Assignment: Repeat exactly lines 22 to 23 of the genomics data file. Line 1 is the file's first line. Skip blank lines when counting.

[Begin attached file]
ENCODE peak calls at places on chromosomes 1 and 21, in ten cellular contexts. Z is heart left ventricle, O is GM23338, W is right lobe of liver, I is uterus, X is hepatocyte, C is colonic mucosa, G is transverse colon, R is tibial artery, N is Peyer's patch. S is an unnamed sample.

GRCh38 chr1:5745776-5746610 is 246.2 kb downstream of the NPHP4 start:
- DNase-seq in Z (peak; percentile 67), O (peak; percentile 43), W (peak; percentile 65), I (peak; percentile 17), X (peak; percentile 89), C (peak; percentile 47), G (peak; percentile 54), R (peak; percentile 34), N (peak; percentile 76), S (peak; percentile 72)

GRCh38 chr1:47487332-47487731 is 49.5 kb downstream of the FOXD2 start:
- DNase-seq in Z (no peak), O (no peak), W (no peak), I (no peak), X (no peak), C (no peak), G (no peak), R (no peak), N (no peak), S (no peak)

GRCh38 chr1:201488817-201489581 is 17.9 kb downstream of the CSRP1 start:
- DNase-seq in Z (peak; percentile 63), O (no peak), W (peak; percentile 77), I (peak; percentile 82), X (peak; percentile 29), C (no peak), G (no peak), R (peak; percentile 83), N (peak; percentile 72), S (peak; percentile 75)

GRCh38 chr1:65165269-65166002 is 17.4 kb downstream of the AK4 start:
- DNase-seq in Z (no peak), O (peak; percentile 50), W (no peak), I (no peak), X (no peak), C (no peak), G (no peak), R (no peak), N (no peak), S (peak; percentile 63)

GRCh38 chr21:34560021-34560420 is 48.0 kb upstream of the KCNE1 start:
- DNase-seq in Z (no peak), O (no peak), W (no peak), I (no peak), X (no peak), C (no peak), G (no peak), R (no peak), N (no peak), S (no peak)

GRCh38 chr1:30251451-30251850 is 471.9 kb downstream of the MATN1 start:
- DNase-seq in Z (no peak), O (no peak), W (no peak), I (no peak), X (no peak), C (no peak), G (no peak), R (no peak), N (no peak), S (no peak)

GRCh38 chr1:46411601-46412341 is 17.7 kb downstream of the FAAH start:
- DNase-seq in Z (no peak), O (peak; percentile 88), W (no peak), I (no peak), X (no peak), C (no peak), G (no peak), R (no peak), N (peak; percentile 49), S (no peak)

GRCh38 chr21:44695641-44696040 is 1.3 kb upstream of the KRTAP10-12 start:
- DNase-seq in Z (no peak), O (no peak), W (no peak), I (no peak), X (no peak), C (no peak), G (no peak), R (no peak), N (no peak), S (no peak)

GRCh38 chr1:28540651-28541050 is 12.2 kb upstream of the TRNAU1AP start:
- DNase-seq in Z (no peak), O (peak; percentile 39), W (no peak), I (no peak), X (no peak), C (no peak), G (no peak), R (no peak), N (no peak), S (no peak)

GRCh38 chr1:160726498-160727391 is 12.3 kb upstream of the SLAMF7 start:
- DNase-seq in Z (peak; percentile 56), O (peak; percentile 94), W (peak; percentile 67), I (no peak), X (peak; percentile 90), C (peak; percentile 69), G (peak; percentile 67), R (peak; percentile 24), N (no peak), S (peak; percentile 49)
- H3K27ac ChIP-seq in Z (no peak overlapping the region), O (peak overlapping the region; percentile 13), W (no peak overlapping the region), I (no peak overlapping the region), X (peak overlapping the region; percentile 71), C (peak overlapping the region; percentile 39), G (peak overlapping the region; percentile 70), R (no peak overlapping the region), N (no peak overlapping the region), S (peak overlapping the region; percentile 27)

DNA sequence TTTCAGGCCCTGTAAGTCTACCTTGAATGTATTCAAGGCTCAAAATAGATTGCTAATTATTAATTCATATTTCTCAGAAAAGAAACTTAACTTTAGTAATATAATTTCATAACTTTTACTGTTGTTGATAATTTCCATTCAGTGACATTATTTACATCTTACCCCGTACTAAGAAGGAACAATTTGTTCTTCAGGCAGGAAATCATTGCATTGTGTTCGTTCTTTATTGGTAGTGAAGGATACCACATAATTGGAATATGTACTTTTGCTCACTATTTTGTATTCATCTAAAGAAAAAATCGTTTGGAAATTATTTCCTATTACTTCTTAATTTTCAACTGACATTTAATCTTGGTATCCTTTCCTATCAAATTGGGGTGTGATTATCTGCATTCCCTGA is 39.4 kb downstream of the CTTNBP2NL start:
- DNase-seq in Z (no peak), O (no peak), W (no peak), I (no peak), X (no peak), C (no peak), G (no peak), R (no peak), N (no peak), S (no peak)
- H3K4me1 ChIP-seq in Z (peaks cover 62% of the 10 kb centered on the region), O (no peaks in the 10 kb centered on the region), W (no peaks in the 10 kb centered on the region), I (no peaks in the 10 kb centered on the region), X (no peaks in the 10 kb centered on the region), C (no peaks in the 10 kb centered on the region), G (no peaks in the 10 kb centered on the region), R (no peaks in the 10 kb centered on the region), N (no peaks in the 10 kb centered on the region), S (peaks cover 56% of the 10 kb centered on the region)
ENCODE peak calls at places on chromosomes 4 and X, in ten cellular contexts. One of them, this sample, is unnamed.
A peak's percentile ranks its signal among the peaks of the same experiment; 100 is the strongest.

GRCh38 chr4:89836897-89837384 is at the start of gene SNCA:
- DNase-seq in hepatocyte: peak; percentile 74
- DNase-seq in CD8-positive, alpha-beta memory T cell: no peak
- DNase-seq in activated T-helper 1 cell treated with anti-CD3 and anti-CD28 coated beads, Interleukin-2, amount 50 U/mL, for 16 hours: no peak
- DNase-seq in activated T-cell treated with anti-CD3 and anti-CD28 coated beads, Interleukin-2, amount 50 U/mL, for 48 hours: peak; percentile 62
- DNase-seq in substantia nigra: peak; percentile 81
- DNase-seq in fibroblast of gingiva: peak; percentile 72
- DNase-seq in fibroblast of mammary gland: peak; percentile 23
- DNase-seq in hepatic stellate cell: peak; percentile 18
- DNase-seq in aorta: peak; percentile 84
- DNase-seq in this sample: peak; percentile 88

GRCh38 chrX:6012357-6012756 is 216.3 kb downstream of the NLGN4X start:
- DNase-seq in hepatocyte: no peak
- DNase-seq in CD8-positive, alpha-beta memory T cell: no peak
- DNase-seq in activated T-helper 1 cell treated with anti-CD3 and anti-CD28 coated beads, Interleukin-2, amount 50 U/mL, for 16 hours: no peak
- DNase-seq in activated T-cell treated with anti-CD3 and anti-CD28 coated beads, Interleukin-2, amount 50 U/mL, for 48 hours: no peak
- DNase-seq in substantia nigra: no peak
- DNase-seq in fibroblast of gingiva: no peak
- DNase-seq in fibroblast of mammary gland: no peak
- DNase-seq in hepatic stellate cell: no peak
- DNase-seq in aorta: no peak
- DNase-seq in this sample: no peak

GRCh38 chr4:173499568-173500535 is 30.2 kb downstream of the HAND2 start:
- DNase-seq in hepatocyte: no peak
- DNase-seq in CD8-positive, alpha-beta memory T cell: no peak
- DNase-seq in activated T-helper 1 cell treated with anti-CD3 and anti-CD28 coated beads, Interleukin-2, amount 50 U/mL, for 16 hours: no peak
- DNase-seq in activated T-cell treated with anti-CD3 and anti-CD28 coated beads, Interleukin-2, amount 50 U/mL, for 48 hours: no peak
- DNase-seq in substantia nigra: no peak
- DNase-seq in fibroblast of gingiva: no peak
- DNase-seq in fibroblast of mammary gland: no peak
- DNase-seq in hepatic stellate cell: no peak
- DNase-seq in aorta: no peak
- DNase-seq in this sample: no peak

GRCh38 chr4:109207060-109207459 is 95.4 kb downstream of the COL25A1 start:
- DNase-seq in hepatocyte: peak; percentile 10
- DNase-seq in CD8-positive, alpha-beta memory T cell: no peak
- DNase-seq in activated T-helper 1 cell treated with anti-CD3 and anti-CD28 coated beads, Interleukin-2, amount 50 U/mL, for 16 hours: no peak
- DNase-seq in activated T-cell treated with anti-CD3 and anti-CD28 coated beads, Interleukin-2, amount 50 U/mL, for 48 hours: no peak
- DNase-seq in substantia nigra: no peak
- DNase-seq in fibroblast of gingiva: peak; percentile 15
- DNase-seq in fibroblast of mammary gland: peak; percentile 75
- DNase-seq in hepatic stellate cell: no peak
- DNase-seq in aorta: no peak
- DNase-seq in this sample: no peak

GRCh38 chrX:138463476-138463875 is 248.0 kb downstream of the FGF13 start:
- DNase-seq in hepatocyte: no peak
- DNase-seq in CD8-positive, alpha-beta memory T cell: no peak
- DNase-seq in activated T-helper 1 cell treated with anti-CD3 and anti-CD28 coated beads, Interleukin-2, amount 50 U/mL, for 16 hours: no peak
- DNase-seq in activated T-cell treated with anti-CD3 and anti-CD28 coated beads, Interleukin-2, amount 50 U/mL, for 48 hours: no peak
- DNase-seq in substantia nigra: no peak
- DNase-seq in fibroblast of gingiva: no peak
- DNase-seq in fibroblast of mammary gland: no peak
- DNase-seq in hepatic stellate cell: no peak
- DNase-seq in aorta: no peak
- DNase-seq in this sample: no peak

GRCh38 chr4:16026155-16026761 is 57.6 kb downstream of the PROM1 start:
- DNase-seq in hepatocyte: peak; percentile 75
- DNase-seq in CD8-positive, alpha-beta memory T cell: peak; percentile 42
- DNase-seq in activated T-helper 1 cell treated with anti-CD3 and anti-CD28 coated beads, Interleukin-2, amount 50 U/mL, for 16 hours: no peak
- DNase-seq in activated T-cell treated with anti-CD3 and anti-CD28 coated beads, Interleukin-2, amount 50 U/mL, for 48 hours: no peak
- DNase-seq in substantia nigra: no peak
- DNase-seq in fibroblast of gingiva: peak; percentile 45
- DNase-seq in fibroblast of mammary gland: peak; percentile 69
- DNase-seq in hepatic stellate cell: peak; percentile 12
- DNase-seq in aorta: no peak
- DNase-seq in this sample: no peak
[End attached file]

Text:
- H3K27ac ChIP-seq in Z (no peak overlapping the region), O (peak overlapping the region; percentile 13), W (no peak overlapping the region), I (no peak overlapping the region), X (peak overlapping the region; percentile 71), C (peak overlapping the region; percentile 39), G (peak overlapping the region; percentile 70), R (no peak overlapping the region), N (no peak overlapping the region), S (peak overlapping the region; percentile 27)

DNA sequence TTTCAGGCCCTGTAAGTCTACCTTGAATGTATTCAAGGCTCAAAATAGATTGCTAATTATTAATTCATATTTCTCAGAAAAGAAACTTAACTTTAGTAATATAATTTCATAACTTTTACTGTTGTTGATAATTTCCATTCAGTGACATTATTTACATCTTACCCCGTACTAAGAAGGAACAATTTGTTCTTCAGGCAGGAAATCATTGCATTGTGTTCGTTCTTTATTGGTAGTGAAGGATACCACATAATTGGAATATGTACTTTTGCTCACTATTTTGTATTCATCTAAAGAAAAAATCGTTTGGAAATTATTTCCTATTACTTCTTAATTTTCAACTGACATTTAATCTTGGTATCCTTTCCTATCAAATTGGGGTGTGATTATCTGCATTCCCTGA is 39.4 kb downstream of the CTTNBP2NL start: